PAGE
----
On Thursday, the US Food and Drug Administration announced its final decision to withdraw its approval of Makena, a drug approved more than a decade ago to reduce the risk of preterm birth that had been the only medication approved for the condition.
The FDA says that the drug is not effective and that the benefits of taking it do not outweigh the risks.
“It is tragic that the scientific research and medical communities have not yet found a treatment shown to be effective in preventing preterm birth and improving neonatal outcomes – particularly in light of the fact that this serious condition has a disparate impact on communities of color, especially Black women,” FDA Commissioner Dr. Robert Califf said in a statement. “Fundamentally, however, the touchstone of FDA drug approval is a favorable benefit-risk assessment; without that favorable assessment, the drug should not have the status of being FDA-approved.”
About 1 in 10 infants born in the US are preterm, before 37 weeks of pregnancy. The lungs and brain finish developing in the last few months of pregnancy, and preterm birth places the baby and the mother at higher risk of death and disability.
The condition disproportionately affects Black women, for whom the rate is about 50% higher than the rate for White or Hispanic women, the US Centers for Disease Control and Prevention says.
Preterm birth has also been a growing problem in the US. The CDC says the rate rose 4% from 10.1% in 2020 to 10.5% in 2021.
Before Makena, there were no reliable medication options for these patients, so it went through the FDA’s accelerated approval process.
That process is used when there’s no reliable treatment for a condition and a drug shows promise in clinical trials. The FDA created it in the height of the AIDS epidemic, when people were dying in record numbers with no options. Accelerated approval means a drug doesn’t have to go through all the levels of testing in humans that are required for the standard approval process.
One condition of accelerated approval is that, even after the drug hits the market, the company must continue to test it in people to make sure it works.
In the years since Makena was approved, drugmaker Covis says, about 350,000 women have been treated with it. But a large 2019 study failed to show that it actually prevented preterm birth.
In October 2020, the FDA’s Center for Drug Evaluation and Research met to take a closer look at the research, and it recommended that the FDA withdraw approval for the drug.
The drug and its generic equivalents were allowed to remain on the market until the manufacturer removed them or the FDA commissioner mandated removal.
In October, the FDA’s Obstetrics, Reproductive and Urologic Drugs Advisory Committee voted that Makena should not remain on the market. It also voted that a postmarket trial didn’t show any benefit to babies and that the evidence didn’t show that Makena reduced the risk of preterm birth in women who had had one before.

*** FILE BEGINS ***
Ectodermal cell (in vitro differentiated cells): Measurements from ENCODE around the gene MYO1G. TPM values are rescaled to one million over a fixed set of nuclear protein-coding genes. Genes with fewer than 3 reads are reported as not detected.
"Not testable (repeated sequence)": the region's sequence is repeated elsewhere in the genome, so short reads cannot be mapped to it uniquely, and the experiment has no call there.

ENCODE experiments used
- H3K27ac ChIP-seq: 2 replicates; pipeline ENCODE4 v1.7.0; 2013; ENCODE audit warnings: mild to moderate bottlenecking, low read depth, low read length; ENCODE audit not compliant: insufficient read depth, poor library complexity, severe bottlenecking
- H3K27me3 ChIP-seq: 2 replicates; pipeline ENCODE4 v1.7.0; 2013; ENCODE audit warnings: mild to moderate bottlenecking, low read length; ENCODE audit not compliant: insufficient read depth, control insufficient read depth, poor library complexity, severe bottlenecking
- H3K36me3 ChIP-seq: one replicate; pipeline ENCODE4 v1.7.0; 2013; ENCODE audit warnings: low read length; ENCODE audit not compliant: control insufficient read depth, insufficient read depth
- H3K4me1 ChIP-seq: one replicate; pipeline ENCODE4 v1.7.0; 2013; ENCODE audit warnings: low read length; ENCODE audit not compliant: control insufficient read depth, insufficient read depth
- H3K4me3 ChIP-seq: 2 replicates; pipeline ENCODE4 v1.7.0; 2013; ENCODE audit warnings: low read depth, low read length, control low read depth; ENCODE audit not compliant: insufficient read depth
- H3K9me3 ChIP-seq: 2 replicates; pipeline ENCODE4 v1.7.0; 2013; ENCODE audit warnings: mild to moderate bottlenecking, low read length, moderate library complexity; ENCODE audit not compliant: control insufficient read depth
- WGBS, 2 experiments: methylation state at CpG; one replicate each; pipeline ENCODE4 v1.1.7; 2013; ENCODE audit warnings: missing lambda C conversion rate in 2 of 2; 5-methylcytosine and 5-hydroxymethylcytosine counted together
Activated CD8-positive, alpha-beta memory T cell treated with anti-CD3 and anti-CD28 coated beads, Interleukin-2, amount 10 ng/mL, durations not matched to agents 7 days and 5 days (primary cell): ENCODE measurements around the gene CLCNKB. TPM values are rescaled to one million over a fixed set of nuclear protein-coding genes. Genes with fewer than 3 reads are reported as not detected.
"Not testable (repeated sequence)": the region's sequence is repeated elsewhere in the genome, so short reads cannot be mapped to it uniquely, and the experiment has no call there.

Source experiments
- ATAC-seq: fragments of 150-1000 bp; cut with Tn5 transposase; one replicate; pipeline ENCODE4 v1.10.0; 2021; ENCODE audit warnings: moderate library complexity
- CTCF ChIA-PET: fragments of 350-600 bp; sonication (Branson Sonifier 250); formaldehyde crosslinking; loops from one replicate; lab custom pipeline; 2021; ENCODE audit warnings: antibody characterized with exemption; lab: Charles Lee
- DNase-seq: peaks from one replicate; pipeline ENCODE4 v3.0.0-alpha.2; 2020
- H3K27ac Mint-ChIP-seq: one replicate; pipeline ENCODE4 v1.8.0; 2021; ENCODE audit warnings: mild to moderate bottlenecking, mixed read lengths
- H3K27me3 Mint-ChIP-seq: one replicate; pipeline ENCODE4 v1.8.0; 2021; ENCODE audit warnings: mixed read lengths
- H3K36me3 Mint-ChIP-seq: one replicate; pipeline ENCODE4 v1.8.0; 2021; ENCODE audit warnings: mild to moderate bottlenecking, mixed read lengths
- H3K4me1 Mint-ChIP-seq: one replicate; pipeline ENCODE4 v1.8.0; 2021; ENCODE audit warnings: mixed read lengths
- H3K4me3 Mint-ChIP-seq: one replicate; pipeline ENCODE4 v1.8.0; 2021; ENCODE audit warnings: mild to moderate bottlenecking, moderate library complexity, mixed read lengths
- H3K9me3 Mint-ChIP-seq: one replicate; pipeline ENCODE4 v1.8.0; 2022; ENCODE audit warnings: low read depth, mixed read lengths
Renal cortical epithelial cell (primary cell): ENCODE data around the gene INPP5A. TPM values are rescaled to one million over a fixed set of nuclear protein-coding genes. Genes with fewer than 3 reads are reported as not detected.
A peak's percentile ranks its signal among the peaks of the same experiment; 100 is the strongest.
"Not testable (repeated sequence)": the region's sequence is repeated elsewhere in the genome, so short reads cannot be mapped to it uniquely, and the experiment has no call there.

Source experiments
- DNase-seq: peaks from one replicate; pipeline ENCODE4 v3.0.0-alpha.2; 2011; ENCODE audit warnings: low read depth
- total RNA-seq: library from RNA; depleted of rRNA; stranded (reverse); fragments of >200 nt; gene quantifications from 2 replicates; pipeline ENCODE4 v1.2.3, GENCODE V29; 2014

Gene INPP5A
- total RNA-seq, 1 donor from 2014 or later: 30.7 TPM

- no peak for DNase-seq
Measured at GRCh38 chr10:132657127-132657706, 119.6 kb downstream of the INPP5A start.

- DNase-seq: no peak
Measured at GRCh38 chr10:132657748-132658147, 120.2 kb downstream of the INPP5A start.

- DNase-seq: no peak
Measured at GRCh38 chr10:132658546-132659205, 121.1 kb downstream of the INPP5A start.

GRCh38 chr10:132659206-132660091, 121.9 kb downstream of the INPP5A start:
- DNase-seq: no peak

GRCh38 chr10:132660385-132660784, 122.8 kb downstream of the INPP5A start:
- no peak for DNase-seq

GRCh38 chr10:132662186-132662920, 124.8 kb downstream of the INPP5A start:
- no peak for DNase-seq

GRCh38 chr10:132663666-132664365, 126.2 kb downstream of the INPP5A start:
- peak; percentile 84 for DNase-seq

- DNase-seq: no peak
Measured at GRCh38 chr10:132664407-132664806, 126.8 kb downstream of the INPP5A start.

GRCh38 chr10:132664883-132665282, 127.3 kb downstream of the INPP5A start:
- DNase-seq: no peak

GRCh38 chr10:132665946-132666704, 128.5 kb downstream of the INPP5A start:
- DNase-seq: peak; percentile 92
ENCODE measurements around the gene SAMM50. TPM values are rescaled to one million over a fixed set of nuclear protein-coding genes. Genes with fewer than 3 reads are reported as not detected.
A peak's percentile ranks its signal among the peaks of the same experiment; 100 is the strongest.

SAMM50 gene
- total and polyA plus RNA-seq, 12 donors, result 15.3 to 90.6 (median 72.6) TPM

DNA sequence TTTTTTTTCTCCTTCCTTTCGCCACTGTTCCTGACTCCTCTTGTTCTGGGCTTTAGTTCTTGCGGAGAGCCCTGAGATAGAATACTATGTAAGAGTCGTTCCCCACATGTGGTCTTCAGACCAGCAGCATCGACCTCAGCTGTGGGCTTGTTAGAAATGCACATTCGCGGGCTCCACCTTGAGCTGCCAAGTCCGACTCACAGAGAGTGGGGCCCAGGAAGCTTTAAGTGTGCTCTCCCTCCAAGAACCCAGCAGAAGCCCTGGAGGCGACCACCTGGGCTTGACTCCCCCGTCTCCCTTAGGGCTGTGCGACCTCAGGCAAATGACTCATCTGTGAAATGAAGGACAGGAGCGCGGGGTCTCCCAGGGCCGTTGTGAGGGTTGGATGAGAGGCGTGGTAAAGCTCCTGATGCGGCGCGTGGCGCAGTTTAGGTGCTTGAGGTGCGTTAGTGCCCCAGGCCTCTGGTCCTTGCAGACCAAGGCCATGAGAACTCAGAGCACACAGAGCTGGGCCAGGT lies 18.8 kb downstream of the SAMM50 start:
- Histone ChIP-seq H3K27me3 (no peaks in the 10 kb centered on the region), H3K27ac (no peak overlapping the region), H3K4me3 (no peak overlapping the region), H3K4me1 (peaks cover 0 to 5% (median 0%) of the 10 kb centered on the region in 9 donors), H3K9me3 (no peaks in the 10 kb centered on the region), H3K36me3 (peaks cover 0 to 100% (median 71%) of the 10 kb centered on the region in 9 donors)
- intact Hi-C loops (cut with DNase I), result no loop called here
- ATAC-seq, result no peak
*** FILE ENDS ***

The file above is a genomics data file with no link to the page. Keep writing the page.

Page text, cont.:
Last month, Covis said it was moving to withdraw the medication from the market.
Covis said that soon after the committee hearing, it outlined a plan for withdrawal that included a wind-down period allowing patients to finish the 21-week course of treatment. However, the Center for Drug Evaluation and Research rejected the plan.
“While we stand by Makena’s favorable risk-benefit profile, including its efficacy in women at highest risk of preterm birth, we are seeking to voluntarily withdraw the product and work with the FDA to effectuate an orderly wind-down,” Covis Pharma Chief Innovation Officer Dr. Raghav Chari said in a news release at the time.
Effective Thursday, the FDA says, Makena and its generics are no longer approved and cannot lawfully be distributed in interstate commerce.
The FDA said that although the approvals of Makena and its generics have been withdrawn, it recognizes that a supply of product has been distributed. It said patients who have questions should talk to their health care provider.
Dr. Sean Blackwell, chair of the Department of Obstetrics, Gynecology and Reproductive Sciences with UTHealth Houston, said he understands that the FDA does not want to expose people to risk or to unnecessary cost, but he disagrees with the interpretation of the research and the decision to withdraw the drug from the market.
“I certainly have had some women that had a prior preterm birth, and then I put them on Makena and had good outcomes. So for those patients, they’re going to be distressed that they used a medication and it worked for them, and now it’s no longer available,” he said.
There are no good options, he said.
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“Doctors are going to want to do something. They’re not going to just be OK with saying, ‘there’s nothing we can do. We’ll just sit on our hands,’ ” Blackwell said.
The other medication alternative is vaginal progesterone, he said, but trials have shown that it is not necessarily effective, either.
Doctors may have to rely on surgical approaches to prevent preterm birth, “but it’s surgery. It has side effects. It has risks,” Blackwell said. “I do think that going forward, it’s going to be really hard.”